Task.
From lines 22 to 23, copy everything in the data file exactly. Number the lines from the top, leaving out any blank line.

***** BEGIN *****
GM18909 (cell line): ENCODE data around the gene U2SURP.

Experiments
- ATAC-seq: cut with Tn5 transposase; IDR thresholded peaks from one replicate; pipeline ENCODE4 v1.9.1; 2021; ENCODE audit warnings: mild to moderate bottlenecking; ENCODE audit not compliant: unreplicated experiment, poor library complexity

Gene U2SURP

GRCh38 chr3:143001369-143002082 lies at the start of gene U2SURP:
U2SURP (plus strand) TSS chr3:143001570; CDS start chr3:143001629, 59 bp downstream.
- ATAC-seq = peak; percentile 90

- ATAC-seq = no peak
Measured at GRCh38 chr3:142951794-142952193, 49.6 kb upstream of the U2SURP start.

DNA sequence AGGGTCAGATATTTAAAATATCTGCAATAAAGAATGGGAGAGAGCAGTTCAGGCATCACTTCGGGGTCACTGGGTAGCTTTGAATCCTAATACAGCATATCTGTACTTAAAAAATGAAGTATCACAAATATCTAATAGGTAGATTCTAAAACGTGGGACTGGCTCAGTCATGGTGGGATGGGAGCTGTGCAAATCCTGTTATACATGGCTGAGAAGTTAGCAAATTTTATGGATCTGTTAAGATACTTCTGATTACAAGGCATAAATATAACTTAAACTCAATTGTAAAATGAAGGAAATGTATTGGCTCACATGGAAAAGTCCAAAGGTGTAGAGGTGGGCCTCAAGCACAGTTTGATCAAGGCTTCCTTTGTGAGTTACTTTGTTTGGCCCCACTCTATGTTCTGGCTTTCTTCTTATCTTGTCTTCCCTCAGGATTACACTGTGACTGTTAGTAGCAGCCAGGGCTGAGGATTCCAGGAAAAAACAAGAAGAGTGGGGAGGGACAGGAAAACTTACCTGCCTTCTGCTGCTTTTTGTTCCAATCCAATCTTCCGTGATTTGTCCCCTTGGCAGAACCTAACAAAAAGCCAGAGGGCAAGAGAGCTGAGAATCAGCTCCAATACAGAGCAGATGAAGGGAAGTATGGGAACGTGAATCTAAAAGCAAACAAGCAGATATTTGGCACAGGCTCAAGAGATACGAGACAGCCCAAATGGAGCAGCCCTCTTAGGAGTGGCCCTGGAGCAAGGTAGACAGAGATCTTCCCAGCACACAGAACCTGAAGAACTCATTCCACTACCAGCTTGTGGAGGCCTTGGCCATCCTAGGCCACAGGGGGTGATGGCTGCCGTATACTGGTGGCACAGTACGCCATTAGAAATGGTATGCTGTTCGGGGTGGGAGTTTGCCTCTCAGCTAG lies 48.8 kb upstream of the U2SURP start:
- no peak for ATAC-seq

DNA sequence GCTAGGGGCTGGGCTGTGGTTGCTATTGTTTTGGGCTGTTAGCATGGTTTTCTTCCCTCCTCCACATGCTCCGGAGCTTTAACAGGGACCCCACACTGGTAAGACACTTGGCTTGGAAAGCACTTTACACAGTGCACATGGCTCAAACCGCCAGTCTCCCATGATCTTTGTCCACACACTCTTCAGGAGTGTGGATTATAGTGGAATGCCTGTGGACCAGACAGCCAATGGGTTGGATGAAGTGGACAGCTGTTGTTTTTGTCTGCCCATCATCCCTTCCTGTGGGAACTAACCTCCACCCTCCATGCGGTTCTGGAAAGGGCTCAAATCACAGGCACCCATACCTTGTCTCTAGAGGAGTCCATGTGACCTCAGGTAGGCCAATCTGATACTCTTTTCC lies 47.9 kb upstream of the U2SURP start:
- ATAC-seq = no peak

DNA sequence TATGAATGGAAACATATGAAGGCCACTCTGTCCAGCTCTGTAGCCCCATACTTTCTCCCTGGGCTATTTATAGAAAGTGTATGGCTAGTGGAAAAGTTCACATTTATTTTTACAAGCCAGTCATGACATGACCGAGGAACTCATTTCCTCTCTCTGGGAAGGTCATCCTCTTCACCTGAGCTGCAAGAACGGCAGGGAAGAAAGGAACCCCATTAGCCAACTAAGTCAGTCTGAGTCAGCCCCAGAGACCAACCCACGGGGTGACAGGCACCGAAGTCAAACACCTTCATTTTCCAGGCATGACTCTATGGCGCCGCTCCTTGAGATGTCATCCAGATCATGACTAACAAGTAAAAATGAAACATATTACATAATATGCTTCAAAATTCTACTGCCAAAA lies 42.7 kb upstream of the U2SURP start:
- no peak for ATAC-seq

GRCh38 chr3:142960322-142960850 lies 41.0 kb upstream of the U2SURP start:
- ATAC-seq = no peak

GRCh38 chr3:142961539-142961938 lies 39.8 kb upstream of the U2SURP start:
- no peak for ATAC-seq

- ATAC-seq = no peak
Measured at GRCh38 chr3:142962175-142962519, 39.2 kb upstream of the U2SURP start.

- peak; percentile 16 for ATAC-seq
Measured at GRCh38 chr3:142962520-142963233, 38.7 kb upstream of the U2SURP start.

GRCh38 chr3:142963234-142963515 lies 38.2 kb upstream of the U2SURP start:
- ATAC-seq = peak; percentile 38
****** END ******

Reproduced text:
- peak; percentile 16 for ATAC-seq
Measured at GRCh38 chr3:142962520-142963233, 38.7 kb upstream of the U2SURP start.